This is a day we've all seen coming for awhile. Iowa's beloved (poetic license) "Bubble" goes pop at 9:30 a.m. today.
We'll have coverage of it. I'll stand there and take notes and try to add some historical perspective (did you know it deflated twice in its 27 years of service?). What you'll want to see is Gazette photographer Brian Ray's time lapse footage. Now, it might not be as dramatic as the time Iowa blew up the old press box at Kinnick, but it should be somewhat entertaining. How often do you get to see a dome-like structure deflate? Outside of the Metrodome, of course. (Kidding, kidding, Vikings fans.)
The Bubble was built in 1985 for about $2.7 million. It lies a block north of Kinnick Stadium and about a block south of Carver-Hawkeye Arena. Iowa's baseball, softball, field hockey and soccer teams also use the facility.
The Bubble is physically obsolete. It had a 30-year life expectancy, kind of like the character's in the 1976 sci-fi film "Logan's Run," where residents of this futuristic city (with white walls, of course, the quintessential vision of the future for schlocky '70s film) where axed when they turned 30.
"Itís probably more than outlived its life expectancy," coach Kirk Ferentz said at the Linn County I-Club gathering this week.
When I was in grad school at Iowa, the Bubble deflated. It was right before the Hawkeyes played in the '91 Rose Bowl. I worked at the Daily Iowan and wrote a column about it, basically saying that if I were Hayden Fry, I would let the Bubble crumble and build a permanent structure. I wrote that in 1990.
The Hawkeyes will have an indoor facility for next season. Phase II of Iowa's facilities plan fires off soon. It's a total facelift in an age of "bling."
This is an off-the-cuff notion and it might already be in the pipeline, but if I were Iowa, I would sell swatches of the Bubble for maybe $20 a throw, maybe mount it in some fashion, and give all the money to the children's hospital that will fill the space.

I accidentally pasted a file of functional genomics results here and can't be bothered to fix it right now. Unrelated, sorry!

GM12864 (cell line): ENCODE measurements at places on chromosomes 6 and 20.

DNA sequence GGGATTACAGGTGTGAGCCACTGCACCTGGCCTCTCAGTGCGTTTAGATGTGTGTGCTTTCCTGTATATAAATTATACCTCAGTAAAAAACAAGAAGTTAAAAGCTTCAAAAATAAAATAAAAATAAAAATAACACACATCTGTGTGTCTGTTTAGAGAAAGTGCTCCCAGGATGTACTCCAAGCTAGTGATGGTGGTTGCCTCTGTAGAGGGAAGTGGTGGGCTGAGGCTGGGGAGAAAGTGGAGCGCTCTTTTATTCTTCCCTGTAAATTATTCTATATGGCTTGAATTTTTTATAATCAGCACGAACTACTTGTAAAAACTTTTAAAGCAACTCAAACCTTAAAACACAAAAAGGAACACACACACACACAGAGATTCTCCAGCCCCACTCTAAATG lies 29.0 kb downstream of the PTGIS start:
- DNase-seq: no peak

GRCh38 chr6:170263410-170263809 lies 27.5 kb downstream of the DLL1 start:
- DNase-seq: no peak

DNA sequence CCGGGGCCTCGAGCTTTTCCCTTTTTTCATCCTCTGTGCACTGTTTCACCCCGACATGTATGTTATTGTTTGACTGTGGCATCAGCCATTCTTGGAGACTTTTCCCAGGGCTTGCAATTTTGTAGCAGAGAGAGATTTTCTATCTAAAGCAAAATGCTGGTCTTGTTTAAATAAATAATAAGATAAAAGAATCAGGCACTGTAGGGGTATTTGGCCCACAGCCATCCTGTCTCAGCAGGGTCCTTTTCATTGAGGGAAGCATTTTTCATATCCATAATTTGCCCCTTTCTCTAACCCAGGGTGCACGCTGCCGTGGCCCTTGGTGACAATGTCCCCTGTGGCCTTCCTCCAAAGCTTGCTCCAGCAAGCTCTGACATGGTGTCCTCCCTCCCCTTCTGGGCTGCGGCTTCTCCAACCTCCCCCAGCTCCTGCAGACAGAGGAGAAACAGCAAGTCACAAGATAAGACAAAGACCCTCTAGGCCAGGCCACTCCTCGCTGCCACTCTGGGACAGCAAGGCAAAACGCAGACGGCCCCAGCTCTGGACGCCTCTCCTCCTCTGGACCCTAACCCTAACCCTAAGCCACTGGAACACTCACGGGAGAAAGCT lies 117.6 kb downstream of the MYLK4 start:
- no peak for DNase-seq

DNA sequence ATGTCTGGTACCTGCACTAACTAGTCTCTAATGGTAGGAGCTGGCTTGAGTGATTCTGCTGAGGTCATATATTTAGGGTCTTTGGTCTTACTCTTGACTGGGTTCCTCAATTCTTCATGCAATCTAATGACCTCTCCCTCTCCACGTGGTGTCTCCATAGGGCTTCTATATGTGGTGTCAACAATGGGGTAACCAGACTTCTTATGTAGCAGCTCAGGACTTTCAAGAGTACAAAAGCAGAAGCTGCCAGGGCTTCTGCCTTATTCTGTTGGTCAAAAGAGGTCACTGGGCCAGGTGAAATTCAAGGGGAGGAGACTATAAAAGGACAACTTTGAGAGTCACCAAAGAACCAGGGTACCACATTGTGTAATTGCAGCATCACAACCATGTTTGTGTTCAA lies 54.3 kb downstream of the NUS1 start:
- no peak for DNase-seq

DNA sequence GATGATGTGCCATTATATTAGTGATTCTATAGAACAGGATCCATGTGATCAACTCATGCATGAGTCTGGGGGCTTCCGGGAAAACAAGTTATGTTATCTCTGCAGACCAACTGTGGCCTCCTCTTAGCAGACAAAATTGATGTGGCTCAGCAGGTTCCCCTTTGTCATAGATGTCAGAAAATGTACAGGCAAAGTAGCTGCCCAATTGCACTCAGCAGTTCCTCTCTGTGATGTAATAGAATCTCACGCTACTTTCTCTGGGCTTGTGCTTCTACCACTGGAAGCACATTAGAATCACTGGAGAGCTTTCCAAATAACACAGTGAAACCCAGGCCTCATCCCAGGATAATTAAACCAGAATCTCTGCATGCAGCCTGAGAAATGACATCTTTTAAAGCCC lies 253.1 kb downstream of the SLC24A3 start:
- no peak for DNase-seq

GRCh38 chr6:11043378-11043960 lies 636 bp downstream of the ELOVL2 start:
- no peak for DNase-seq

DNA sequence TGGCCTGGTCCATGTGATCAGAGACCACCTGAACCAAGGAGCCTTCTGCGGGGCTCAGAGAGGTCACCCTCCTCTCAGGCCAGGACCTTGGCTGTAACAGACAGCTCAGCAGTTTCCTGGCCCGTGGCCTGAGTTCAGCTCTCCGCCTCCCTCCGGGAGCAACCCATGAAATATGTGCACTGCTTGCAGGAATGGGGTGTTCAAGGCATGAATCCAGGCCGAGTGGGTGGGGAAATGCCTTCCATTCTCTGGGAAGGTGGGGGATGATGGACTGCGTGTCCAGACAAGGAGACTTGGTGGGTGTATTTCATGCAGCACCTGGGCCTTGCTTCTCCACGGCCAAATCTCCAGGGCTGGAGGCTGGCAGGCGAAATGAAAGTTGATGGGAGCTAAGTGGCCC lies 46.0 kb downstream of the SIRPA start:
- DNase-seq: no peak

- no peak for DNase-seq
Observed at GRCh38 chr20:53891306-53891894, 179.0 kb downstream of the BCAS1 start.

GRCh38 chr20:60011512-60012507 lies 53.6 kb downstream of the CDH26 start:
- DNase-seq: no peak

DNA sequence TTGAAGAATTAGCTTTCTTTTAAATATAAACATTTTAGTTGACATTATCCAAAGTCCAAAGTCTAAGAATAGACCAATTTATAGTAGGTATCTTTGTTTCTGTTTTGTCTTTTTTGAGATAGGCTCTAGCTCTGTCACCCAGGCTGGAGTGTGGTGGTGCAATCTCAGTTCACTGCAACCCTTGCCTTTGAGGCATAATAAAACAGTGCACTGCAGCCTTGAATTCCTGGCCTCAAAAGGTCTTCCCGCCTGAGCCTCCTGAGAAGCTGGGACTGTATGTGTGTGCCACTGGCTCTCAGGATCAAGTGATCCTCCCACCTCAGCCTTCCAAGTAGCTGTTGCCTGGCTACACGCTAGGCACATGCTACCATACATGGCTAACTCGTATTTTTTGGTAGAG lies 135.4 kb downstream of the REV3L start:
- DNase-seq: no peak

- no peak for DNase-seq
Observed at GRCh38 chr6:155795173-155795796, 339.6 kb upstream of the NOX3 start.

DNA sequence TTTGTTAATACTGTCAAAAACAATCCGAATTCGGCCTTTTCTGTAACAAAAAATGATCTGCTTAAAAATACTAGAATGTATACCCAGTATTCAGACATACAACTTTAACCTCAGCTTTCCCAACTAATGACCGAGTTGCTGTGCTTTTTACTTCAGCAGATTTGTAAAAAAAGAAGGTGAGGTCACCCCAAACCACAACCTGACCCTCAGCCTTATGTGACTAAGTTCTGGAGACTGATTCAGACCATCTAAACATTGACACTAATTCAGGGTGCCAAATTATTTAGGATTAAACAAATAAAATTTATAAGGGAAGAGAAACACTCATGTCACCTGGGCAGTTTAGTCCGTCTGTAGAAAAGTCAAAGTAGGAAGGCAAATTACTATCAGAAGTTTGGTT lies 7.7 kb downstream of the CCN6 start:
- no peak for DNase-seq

Anyway, vaya con dios, Bubble. More coverage coming this morning.
-- Marc Morehouse
-- The Jarrod Uthoff affair came to an end yesterday. IMO, helluva of way to get an 18- or 19-year-old kid's attention. The "we just wanted to meet face-to-face" with him is thin at best, obsfucation at worst. If that's your story, stick to that. Don't go on a painfully melodramatic rant on national radio. The Gazette's Scott Dochterman reports that Uthoff will visit Creighton and Iowa State and will consider others.
-- The Gazette's Mike Hlas writes that coaches are powerful, but sometimes not all-powerful.
-- The Milwaukee Journal Sentinel's Jeff Potrykus writes that Bo Ryan wanted to force the appeals process to learn why Uthoff wanted to leave Wisconsin. That's one way to do it. A cell phone is another way.
Compiled by Marc Morehouse
WIDE WORLD OF LINKAGE
-- For one-stop shopping for any links involving the Bo Ryan-Jarrod Uthoff saga, check out the glut Dave Heller of the Milwaukee Journal Sentinel has assembled.
-- Another day, another college basketball player denied permission to transfer to any five of the eight programs he listed following being granted his release. Guard Jordan Clarkson has a hearing a week from today in which he will appeal the process. Maybe Uthoff can give him some pointers.
-- The headline on this USA Today story about Bobby Petrino isn't the kind you normally would connect with a sports item. Oh heck, we'll tell you.
-- The Alabama football parent who accidentally shattered the Crimson Tide's BCS championship trophy last Saturday can laugh about it now. A little, anyhow.
"I told them, 'If you want to put me on the payroll, I can come down and work weekends. We'll work something out,' " Carleton Tinker said.Compiled by Mike Hlas